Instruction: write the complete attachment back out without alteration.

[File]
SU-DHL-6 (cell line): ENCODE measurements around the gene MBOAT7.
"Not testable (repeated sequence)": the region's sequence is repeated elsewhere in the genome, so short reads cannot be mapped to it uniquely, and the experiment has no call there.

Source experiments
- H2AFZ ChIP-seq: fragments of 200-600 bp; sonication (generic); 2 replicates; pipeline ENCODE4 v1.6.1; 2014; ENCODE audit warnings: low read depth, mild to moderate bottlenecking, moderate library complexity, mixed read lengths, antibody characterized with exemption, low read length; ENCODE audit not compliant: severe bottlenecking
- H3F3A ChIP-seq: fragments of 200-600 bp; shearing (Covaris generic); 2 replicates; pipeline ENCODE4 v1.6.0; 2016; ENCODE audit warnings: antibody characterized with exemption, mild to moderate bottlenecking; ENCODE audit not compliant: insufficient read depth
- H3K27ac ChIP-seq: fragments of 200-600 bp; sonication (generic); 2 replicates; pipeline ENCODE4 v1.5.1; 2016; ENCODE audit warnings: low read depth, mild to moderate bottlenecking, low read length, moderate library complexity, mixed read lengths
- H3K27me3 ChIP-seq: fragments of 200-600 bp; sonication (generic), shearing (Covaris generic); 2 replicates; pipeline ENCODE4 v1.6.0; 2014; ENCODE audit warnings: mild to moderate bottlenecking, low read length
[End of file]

SU-DHL-6 (cell line): ENCODE measurements around the gene MBOAT7.
"Not testable (repeated sequence)": the region's sequence is repeated elsewhere in the genome, so short reads cannot be mapped to it uniquely, and the experiment has no call there.

Source experiments
- H2AFZ ChIP-seq: fragments of 200-600 bp; sonication (generic); 2 replicates; pipeline ENCODE4 v1.6.1; 2014; ENCODE audit warnings: low read depth, mild to moderate bottlenecking, moderate library complexity, mixed read lengths, antibody characterized with exemption, low read length; ENCODE audit not compliant: severe bottlenecking
- H3F3A ChIP-seq: fragments of 200-600 bp; shearing (Covaris generic); 2 replicates; pipeline ENCODE4 v1.6.0; 2016; ENCODE audit warnings: antibody characterized with exemption, mild to moderate bottlenecking; ENCODE audit not compliant: insufficient read depth
- H3K27ac ChIP-seq: fragments of 200-600 bp; sonication (generic); 2 replicates; pipeline ENCODE4 v1.5.1; 2016; ENCODE audit warnings: low read depth, mild to moderate bottlenecking, low read length, moderate library complexity, mixed read lengths
- H3K27me3 ChIP-seq: fragments of 200-600 bp; sonication (generic), shearing (Covaris generic); 2 replicates; pipeline ENCODE4 v1.6.0; 2014; ENCODE audit warnings: mild to moderate bottlenecking, low read length